From the Editors: March 2, 2016
Different ways of being human
We have held the peculiar notion that a person or society that is a little different from us, whoever we are, is somehow strange or bizarre, to be distrusted or loathed. Think of the negative connotations of words like alien or outlandish. And yet the monuments and cultures of each of our civilizations merely represent different ways of being human. An extraterrestrial visitor, looking at the differences among human beings and their societies, would find those differences trivial compared to the similarities. – Carl Sagan, Cosmos
In a presidential election year, what separates us gets far more airtime than what connects us. The neighbors you chatted amicably with over the drone of lawnmowers put out a yard sign supporting the candidate you loathe, and suddenly they're the enemy. You're tempted to un-friend folks with opposing allegiances right and left on Facebook. You're inclined – perhaps just a tiny little bit – to rear-end the car in front of you festooned in the other party's snarky stickers.
Every four years, we redraw these familiar dividing lines. And begin to harbor the belief that we are right and they are wrong and how could they be so stupid?
And things have been getting worse.
A 2014 Pew Research Center report titled "Political Polarization in the American Public: How Increasing Ideological Uniformity and Partisan Antipathy Affect Politics, Compromise, and Everyday Life," explored how "Partisan animosity has increased substantially over the [last two decades]. In each party, the share with a highly negative view of the opposing party has more than doubled since 1994. Most of these intense partisans believe the opposing party's policies 'are so misguided that they threaten the nation's well-being.'"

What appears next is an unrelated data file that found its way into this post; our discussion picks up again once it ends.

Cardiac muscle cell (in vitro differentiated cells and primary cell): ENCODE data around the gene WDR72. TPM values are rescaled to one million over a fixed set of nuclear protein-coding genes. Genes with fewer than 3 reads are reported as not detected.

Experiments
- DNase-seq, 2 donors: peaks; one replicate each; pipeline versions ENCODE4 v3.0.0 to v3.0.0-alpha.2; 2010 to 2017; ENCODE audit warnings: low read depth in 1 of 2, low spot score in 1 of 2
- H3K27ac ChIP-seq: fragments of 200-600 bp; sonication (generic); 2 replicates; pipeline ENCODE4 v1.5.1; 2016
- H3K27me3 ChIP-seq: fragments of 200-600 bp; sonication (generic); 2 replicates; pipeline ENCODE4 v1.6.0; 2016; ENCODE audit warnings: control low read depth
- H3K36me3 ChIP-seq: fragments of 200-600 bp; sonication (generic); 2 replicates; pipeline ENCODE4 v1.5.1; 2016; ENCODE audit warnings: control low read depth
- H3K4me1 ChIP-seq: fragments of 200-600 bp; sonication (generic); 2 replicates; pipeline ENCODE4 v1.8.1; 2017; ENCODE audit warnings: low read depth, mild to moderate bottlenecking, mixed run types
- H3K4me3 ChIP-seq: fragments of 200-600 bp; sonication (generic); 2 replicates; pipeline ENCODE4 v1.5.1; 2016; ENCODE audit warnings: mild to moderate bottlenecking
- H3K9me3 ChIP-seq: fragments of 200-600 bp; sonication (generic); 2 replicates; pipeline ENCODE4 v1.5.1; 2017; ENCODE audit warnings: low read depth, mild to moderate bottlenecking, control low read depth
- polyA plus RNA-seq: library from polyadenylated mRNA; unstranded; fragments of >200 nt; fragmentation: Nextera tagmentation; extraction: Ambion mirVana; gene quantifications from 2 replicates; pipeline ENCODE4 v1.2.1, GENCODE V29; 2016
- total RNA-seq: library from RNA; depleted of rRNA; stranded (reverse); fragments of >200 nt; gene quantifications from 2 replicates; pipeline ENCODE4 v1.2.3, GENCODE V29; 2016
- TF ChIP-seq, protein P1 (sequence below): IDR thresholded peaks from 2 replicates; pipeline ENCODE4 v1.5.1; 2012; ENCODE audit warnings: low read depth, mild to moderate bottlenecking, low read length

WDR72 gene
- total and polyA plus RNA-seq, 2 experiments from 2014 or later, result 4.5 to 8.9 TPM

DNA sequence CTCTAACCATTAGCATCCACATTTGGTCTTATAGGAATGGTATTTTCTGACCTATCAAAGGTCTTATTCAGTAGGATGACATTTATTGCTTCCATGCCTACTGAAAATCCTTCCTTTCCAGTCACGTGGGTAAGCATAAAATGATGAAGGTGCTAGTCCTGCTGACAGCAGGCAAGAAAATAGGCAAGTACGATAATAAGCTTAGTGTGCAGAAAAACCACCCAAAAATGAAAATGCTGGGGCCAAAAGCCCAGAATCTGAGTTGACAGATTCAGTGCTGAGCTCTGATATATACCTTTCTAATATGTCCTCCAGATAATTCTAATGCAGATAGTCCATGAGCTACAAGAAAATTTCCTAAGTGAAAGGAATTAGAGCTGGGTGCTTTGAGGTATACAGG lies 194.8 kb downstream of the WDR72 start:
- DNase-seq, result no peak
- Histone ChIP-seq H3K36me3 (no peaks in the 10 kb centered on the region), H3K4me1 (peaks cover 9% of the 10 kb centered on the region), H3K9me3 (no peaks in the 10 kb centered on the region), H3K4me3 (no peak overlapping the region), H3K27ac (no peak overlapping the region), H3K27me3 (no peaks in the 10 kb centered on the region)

The report also suggested that "there is a tendency on the left and the right to associate primarily with like-minded people, to the point of actively avoiding those who disagree. Not surprisingly, this tendency is also tightly entwined with the growing level of partisan antipathy. In both political parties, those with strongly negative views of the other side are more likely to be those who seek out compatible viewpoints."
Locally, from arguments about the EMTA to UnifiedErie to how to solve Pennsylvania's enduring budget crisis, divides deepen as sides clamber to carve out their own identifying beliefs in opposition to the other's.
But as civil rights leader and former CEO of the NAACP Benjamin Jealous told the Reader's Dan Schank, "It's easy to figure out what you disagree on, but it takes more energy to actually figure out what you passionately agree about."
Ultimately, we all have only so much energy and attention to spend in this fleeting life. And if we're spending all on how we differ, we'll have nothing left to spend on the awareness of our myriad similarities.
Nevertheless, Sagan's cosmic perspective is our road back to richness. "Every one of us is, in the cosmic perspective, precious," he writes. "If a human disagrees with you, let him live. In a hundred billion galaxies, you will not find another."